Conclusions: The librarians found that various methods needed to be employed to incorporate their assistance in the hospital and clinical departments. The importance of communication and getting to know the clinical department environment and key players helps the librarians to integrate into the structure.

11:39am – 11:54 am

Making Meaningful Connections: The Embedded Librarian Pilot Project

Authors: Lin Wu, MLIS, AHIP, Reference Librarian, Health Sciences Library, Virginia T. Betts, MSN, JD, RN, FAAN, Professor, College of Nursing, Susan R. Jacob, PhD, RN, Professor, College of Nursing, Richard Nollan, PhD, Associate Professor & Coordinator for Reference & Outreach Services, Health Sciences Library, University of Tennessee Health Science Center.

Objectives: The presentation describes the integration of a librarian into a 7-week online course called “Professional Issues,” the first writing-intensive course in the Clinical Nurse Leader (CNL) curriculum. The effectiveness and value of the pilot project were evaluated.

Methodology: More than 70 nursing students took the online course. The assessment of the project included course evaluations, pre- and post- surveys, a content analysis of emailed questions to the librarian, and analysis of students’ paper scores for those who used embedded librarian services. A course related research guide was created using LibGuides, and a usage statistics report was generated to examine how the guide was being used.

Results: Feedback from the students and faculty were generally positive. Survey results showed the students were more confident using library resources for research and more comfortable in writing research papers. Students also gained a deeper understanding on how to apply the APA style to their research papers. The research guide’s usage statistics revealed that the writing guide and the FAQ page were frequently used by the students.

Conclusions: Bringing a librarian’s expertise into an online course provided significant support to the professors and students. The embedded librarian established meaningful connections between the library and the students by providing targeted research assistance at the point of need. The experience of the embedded librarian was intensive at times and required a considerable time commitment. The course instructor and students were extremely appreciative of the customized resources and the librarian’s readiness for assistance. Instructors liked the added value that the librarian provided both to their work as well as to that of the students.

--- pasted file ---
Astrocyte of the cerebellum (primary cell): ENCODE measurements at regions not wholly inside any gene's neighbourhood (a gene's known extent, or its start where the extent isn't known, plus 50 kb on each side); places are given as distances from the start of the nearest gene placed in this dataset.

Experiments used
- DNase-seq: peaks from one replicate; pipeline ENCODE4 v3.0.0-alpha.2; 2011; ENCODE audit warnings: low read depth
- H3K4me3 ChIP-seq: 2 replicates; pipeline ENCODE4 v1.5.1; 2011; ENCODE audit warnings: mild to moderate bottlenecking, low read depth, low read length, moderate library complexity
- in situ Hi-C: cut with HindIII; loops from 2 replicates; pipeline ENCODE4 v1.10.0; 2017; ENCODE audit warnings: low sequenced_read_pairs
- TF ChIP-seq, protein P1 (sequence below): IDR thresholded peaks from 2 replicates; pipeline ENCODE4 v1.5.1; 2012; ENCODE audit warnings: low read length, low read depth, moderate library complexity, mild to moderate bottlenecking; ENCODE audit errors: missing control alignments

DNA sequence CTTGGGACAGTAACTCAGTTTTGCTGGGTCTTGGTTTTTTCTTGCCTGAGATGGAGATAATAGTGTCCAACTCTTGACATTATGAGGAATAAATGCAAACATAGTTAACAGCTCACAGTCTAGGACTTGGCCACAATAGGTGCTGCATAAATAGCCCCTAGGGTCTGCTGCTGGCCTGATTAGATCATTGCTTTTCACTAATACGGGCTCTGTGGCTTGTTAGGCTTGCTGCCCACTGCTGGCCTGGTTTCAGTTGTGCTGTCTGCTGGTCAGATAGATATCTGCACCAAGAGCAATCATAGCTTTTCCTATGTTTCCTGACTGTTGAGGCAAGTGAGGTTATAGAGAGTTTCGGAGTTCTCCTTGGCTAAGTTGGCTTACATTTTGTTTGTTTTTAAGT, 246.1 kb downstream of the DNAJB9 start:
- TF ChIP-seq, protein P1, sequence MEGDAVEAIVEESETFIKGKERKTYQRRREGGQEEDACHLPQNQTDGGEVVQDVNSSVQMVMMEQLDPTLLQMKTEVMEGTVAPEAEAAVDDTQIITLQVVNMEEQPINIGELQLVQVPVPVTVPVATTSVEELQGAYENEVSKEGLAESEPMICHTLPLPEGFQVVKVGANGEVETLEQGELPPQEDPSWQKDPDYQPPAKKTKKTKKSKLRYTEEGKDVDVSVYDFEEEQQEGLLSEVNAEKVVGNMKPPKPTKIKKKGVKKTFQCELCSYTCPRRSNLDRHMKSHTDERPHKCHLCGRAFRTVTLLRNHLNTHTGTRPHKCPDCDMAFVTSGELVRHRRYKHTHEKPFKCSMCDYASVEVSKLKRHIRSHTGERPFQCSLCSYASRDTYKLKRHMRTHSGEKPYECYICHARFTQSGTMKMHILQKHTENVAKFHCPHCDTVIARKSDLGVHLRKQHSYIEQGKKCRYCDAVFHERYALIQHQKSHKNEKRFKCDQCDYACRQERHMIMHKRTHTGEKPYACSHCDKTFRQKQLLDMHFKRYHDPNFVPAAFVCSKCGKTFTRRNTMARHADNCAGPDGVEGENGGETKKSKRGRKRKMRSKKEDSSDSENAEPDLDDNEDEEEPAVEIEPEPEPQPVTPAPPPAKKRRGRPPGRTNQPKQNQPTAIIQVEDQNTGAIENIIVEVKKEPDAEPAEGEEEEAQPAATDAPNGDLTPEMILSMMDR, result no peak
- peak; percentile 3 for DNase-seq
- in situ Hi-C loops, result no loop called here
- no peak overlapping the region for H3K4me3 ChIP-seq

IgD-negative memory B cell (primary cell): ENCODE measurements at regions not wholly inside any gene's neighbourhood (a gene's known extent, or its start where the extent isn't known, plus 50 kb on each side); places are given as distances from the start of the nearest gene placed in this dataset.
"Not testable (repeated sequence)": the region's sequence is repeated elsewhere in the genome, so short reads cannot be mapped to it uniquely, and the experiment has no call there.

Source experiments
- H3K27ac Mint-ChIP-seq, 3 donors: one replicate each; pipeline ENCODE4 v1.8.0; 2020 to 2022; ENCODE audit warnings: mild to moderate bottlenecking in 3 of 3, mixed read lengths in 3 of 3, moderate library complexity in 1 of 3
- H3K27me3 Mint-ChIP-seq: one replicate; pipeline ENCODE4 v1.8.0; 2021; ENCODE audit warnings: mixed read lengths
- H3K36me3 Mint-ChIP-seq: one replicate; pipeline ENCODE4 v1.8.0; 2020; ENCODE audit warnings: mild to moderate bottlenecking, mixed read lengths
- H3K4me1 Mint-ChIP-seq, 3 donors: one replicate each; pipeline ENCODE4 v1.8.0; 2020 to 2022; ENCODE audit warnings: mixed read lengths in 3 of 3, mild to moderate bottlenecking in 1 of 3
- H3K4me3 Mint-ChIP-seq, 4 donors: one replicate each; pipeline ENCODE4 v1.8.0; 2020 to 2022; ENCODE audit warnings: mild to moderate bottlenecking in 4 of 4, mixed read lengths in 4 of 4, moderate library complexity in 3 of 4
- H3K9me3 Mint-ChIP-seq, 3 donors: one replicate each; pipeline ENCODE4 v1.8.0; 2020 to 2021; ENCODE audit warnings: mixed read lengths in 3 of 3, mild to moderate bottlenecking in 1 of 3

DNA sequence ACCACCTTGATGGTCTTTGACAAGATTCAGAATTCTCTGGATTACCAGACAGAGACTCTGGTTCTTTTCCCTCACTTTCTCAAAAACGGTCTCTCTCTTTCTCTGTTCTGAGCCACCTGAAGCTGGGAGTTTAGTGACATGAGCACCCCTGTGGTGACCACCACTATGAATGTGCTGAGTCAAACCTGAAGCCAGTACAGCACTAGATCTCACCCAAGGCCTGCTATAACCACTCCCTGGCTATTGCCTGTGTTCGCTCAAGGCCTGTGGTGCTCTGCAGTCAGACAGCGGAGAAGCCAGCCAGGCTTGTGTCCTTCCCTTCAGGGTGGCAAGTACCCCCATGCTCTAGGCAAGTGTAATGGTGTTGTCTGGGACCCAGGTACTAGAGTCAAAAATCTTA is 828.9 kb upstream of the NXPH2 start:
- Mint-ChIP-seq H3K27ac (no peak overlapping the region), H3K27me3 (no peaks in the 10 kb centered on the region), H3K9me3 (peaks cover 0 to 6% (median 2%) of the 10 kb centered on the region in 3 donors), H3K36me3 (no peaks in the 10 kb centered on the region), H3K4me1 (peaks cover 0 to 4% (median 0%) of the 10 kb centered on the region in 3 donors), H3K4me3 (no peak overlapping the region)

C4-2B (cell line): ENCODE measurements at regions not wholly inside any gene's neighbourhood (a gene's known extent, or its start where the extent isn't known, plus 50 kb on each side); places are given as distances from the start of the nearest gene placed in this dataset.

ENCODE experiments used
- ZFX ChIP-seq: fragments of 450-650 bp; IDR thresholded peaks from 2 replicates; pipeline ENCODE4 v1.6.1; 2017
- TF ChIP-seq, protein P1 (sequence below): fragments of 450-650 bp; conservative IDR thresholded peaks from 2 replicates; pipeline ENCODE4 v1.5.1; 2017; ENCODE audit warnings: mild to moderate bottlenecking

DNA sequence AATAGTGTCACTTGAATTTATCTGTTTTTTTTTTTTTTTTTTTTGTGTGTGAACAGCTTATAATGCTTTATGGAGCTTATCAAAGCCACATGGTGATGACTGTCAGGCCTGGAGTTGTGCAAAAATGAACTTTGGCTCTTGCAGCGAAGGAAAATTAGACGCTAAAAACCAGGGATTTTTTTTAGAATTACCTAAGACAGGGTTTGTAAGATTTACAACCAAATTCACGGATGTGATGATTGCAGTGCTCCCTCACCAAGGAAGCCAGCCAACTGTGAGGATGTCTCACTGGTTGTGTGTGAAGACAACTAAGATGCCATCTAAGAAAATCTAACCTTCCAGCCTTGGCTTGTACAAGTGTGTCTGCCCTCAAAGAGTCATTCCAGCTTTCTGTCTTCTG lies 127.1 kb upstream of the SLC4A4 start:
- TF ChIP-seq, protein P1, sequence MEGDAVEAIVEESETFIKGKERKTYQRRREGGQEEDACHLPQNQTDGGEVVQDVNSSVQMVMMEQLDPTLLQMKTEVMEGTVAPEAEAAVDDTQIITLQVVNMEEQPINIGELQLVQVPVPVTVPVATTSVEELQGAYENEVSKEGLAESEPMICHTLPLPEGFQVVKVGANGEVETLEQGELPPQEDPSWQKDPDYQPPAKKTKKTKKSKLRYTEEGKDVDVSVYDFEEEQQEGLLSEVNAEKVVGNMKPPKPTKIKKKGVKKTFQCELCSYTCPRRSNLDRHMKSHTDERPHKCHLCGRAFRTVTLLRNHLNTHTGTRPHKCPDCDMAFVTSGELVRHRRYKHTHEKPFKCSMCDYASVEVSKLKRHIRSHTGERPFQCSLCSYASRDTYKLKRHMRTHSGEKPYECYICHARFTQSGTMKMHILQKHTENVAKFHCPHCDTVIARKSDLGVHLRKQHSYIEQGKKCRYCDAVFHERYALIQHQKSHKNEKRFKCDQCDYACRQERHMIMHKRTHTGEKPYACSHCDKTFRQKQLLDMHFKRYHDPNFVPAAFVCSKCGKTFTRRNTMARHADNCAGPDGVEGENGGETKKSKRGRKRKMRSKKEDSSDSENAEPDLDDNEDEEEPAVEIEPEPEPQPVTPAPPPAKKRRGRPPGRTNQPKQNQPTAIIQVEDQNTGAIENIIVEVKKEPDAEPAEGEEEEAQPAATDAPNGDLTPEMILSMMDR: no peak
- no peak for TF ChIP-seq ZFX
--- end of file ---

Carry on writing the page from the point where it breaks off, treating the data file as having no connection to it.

11:56am – 12:11pm

Connecting to the Outside World: Integrating Library Research Skills into an Online, Graduate Nursing Curriculum

Authors: Jennifer S. Walker, MLS, AHIP, Research Assistant Professor, Liaison to the College of Nursing, Laupus Library; Linda A. Mayne, RN, PhD, Associate Professor, College of Nursing; Roger G. Russell, Jr., MLS, AHIP, Assistant Director for User Services, Laupus Library, East Carolina University.

Objective: Distance education programming connects students and teachers on a universal level, regardless of location. Online learning not only promotes flexibility, but it also allows students the opportunity to engage in online research. However, access to technology and librarians’ expertise can present barriers towards finding and using best available research evidence and achieving overall lifelong learning. This paper aims to: identify the current level of research skills among graduate nursing students in a distance education program; and to develop an intervention to address aspects of research skills with emphasis on findings from a needs assessment survey and evidence-based literature search assignment.

Methods: This collaborative effort between the nursing professor and nursing library liaison designed an assignment to evaluate research skills of students from an online, graduate level course. Students are asked to locate relevant research evidence to support material from a selected research article. In addition, an online survey is administered to record database or search engine preferences for seeking evidence-based information, along with basic socio-demographic information. An analysis of the assignment and survey will assess the students’ ability to locate evidence-based references, and for the researchers to identify and connect any significant associations between use and accessibility of electronic resources based on students’ geographic location and available technology.

Results & Conclusions: The results for this study are currently being analyzed; however, based upon the results of the survey and assignment, the authors hope to illustrate correlations between demographics, assignment performance and survey results. By identifying patterns in the data, the authors hope to develop targeted instruction strategies to best teach information literacy skills and connect students to information that is evidence-based and academically appropriate.